Binding precedent refers to existing law that must be followed. Such precedent exists within common law jurisdictions that recognize judicially made law. Generally, it follows the doctrine of stare decisis, which means "maintain what has been decided and do not alter that which has been established."
Certain countries and jurisdictions follow a common law system of law. For example, England and most states within the United States, with the exception of Louisiana, use this type of system. It is an alternative to a civil law system, which is used by other countries including France.
In a common law system, when a judge makes a ruling on a case, that ruling becomes the law. For example, if a judge presiding over a contract law case says that the parties signing the contract have a duty to read before they sign, then it becomes the law that any parties signing a contract have a duty to read it. Judge made law, also called common law or case law, is the law and remains the law unless the state or federal legislature passes a different rule changing the common law. Judges can also define laws passed by the legislature, and those definitions and interpretations also become the law.
All of the body of law made by the judges is referred to as precedent. Only some precedent, however, is binding precedent. Whether precedent is considered binding or not depends on who made the rule.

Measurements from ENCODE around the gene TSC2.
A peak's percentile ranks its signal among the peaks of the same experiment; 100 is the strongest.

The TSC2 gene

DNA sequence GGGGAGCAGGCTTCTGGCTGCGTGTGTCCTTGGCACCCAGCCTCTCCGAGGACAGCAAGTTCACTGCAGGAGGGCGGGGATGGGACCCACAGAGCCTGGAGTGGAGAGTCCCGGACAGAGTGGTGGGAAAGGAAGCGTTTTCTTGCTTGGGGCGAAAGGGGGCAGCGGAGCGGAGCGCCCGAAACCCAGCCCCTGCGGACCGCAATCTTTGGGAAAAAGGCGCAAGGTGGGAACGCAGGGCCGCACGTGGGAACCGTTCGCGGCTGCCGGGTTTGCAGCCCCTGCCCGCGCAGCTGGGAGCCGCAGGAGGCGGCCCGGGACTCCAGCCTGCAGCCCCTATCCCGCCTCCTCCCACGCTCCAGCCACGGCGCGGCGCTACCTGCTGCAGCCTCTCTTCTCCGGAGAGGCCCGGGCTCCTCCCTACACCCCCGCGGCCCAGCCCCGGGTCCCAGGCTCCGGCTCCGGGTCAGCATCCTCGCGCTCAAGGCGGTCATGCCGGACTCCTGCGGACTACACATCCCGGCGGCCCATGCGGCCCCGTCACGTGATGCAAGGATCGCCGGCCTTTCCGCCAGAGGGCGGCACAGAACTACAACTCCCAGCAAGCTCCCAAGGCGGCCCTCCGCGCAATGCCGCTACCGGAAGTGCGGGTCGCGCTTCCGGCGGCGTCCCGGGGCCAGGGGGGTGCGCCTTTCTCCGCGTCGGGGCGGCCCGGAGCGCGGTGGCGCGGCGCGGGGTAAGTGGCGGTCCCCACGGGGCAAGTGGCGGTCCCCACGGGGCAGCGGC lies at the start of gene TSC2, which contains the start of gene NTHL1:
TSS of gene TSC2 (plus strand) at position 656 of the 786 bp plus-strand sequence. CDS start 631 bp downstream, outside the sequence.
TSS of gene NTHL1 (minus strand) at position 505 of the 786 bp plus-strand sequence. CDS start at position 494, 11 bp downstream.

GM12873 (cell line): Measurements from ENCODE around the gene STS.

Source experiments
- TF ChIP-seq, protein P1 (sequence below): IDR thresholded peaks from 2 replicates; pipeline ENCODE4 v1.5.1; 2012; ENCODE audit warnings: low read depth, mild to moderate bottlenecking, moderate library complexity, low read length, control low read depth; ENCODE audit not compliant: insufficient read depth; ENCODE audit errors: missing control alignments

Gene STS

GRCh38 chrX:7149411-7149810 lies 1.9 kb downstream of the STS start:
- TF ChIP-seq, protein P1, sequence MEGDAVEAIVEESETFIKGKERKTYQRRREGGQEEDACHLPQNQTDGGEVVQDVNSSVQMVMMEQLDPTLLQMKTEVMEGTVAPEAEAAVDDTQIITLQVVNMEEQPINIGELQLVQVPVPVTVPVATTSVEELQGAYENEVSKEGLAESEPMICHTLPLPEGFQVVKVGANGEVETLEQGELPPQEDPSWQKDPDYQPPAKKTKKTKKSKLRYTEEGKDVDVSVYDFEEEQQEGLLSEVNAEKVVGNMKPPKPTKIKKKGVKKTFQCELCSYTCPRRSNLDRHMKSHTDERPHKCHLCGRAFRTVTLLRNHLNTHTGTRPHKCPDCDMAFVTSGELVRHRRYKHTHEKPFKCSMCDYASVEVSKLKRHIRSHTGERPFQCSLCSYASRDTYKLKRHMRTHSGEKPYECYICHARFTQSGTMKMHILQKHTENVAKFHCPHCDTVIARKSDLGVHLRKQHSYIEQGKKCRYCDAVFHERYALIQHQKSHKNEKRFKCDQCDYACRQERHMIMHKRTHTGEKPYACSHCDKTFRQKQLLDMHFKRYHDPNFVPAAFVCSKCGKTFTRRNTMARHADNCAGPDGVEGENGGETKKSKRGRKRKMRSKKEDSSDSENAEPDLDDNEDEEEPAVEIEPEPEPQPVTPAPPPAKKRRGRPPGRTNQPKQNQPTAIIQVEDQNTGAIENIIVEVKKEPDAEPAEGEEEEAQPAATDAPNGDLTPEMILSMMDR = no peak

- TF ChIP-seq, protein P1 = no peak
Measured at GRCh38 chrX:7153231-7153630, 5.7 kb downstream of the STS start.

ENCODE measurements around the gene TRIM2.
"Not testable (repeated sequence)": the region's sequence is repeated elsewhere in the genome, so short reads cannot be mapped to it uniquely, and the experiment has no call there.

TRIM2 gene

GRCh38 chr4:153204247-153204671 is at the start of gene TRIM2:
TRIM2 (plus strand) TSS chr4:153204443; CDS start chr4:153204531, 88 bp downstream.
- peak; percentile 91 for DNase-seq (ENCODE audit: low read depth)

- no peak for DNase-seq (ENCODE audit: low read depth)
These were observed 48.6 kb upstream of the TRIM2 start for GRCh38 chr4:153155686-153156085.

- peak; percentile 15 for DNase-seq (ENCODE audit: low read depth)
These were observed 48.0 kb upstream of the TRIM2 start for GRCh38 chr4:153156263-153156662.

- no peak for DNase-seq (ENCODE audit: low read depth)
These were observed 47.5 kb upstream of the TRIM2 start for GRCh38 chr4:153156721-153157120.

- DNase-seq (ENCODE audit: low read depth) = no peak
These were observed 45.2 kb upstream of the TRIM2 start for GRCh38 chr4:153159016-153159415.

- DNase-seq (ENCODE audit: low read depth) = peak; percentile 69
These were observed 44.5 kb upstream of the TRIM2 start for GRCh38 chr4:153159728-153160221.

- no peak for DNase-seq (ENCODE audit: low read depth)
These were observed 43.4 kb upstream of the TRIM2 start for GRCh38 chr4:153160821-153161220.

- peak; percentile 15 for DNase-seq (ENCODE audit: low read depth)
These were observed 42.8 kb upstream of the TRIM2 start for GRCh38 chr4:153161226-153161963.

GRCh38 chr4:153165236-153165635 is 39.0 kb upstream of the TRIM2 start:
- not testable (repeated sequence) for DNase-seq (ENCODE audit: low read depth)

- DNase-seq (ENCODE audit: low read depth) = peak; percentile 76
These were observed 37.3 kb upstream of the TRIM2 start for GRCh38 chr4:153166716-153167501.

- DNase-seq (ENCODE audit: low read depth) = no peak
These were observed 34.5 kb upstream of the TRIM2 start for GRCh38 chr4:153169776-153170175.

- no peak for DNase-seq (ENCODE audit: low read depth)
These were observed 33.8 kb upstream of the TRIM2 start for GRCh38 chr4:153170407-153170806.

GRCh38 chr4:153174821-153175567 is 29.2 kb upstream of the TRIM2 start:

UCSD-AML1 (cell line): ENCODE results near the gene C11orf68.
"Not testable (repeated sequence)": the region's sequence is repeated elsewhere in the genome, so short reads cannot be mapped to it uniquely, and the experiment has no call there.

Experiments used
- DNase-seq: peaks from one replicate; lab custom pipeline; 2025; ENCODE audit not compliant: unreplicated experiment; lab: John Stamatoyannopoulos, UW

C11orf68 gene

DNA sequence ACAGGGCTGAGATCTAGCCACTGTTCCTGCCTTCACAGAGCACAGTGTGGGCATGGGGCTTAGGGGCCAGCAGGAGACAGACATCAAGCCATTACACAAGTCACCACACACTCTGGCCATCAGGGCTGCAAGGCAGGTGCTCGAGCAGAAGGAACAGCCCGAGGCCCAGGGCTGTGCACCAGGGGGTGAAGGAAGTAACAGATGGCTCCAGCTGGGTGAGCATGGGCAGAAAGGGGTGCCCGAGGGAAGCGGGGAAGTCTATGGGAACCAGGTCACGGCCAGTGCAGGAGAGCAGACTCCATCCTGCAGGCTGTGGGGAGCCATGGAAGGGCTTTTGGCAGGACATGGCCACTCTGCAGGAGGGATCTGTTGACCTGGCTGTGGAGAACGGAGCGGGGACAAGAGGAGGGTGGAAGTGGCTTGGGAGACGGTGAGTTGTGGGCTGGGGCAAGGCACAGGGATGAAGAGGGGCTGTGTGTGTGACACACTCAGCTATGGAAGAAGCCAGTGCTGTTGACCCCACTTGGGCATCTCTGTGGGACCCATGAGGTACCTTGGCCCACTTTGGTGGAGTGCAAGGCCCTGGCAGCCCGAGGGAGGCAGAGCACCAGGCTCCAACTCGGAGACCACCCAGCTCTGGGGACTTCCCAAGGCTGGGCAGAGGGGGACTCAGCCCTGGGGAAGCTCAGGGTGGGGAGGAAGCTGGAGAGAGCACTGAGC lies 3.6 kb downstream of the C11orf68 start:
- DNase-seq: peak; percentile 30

There is a hierarchy of courts within the US: courts of appeals, for example, are higher in importance than local courts in most states. Supreme courts are the highest court of all, except in New York where the Supreme Court is the lowest court. When a higher court makes a ruling, it is binding on all courts at that level and lower. For example, if the Supreme Court makes a ruling, it is binding on appellate courts.
Each state and the federal government also have their own court systems. A state court ruling is only binding precedent on other courts at or below its level within the state. A federal court ruling is only binding precedent on other courts at or below its level on the federal level. If the Supreme Court of the United States makes a ruling, it is the highest court of all and is considered binding precedent on any and all other courts within the United States.